Handicapping the Olympic Games

The Olympics is meant to be a coming together of all the world’s athletes in the spirit of competition and fair play. Countries compete regardless of size and a significant amount of national pride goes into the mix. Sometimes too much, as we saw in the infamous 1936 Berlin Olympics where Hitler used the games as a platform for racial bigotry.

But if we stop to think about it, the biggest and richest countries have vast resources and advantages compared to the small. For some, like the former Soviet Union, enormous amounts of government spending went into supporting Olympic athletes. So is this a level playing field? Does it follow the spirit of the games?

Or even better, are the metrics appropriate? Are the countries that invest getting the bang for their buck?

What if, just for yucks, we handicapped the Olympic Games. Handicapping, if you don’t know, is the process of compensating for disadvantages to equalize the chance of winning. It’s a well-accepted way to create a level playing field in a range of sports from horse racing and golf to croquet.

The results end up very different and very interesting. There are several ways it can be sliced, and here are a few:

By population: Grenada, Cyprus and Slovenia come out on top, with the first Olympic powerhouse, the UK, showing up at number 11. The US comes in at number 43 and powerhouse China comes in at 56.

By Gross Domestic Product (GDP): Grenada tops the list again by a wide margin, with Jamaica and Mongolia following far behind. Now China becomes 43rd and the US occupies the 56th slot, just ahead of Thailand.

The devil in the details

The data, when broken out, tells a story that means more than simple medal tallies: What makes Grenada so great that it beats the biggest nations on earth when you slice by relative advantage? Is it a statistical anomaly? Sort of. With a relatively poor population of only 110,000 people on the Caribbean Island, their one gold medal in only their 8th time participating propels them to the top.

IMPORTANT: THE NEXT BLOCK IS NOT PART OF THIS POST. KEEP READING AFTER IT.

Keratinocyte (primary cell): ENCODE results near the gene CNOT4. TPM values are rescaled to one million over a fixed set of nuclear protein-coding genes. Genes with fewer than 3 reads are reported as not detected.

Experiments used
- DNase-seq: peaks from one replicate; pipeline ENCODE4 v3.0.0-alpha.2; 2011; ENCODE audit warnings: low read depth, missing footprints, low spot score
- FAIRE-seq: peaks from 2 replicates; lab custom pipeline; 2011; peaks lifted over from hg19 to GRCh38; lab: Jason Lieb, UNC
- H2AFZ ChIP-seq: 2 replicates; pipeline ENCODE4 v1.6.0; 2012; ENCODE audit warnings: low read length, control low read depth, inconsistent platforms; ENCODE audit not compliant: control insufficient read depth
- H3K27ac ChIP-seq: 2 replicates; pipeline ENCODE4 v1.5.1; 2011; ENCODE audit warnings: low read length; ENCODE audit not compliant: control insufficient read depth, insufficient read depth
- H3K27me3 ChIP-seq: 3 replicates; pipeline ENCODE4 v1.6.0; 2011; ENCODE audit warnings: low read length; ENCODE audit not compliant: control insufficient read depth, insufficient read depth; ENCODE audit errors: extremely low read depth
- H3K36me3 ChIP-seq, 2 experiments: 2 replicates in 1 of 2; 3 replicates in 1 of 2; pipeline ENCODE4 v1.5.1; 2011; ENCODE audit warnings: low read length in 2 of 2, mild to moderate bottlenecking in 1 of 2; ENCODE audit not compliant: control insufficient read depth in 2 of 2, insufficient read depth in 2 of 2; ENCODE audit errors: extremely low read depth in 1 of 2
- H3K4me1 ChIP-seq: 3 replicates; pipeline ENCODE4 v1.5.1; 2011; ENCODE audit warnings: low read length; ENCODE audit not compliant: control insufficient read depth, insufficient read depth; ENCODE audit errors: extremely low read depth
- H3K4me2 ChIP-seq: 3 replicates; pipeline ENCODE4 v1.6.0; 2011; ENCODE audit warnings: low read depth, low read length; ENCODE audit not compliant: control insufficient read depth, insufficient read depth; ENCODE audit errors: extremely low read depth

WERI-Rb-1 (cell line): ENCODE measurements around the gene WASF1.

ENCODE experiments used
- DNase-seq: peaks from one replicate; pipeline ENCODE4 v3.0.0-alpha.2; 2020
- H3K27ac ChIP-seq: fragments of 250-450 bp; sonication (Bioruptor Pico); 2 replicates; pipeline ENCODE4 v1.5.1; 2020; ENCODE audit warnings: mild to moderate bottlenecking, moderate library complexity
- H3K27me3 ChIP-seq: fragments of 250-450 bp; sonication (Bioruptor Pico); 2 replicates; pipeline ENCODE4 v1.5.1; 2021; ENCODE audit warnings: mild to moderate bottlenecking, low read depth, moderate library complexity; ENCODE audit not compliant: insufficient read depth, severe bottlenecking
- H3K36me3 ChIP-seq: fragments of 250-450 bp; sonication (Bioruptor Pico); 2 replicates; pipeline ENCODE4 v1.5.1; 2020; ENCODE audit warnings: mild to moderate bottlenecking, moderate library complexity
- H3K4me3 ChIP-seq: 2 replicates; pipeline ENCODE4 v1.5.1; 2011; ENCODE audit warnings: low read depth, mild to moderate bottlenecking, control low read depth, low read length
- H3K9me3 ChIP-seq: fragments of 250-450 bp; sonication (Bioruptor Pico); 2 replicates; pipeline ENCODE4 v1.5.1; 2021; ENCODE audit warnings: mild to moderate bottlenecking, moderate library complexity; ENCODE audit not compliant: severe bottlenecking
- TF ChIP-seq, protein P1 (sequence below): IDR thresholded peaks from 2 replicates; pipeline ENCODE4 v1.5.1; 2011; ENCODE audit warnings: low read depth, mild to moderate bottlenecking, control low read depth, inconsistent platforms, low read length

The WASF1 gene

But wait…there’s a context that if you didn’t apply the right analysis, might lead you to the wrong conclusion. Until Grenada’s Kirani James won the Men’s 400 Meter event, they were on the list of teams who’ve never won any medals…a list led by Monaco with 28 empty-handed appearances (certainly a rich country, though small).

Does your business measure the right things? Are you proud for the right reasons or attacking the right problems? The devil is in the data and how you slice it.

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Categories: Data Analytics / Big Data

Author:Chris Taylor

Reimagining the way work is done through big data, analytics, and event processing. There's no end to what we can change and improve. I wear myself out...

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3 Comments on “Handicapping the Olympic Games”

  1. August 7, 2012 at 12:10 pm #

    Interesting post Chris. I liked the interactive graphing that shows different outcomes based on the different metrics.

  2. August 7, 2012 at 7:00 pm #

    Chris,
    This also begs the question of in-process measures to determine efficiency. I think it is interesting to look at the ultimate outcome over total input (medals/GDP), but there are a lot of things that directly impact the ability of a country to generate medals. The prime example of this is Germany. The entire athletic World was convinced East Germany and a West Germany would dominate after the fall of the Berlin Wall. If you combined their medal counts, they were a projected powerhouse. But, when they did come together, their collective medal counts faltered significantly. What gives?

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  1. Olympic metrics would never work for business | Successful Workplace - August 11, 2012

    […] of the games’ start, I felt inundated; medal counts, country rankings, minutes, seconds, even alternative country rankings.  It was all so easy to report in the press but do those numbers really matter? Do they reflect […]

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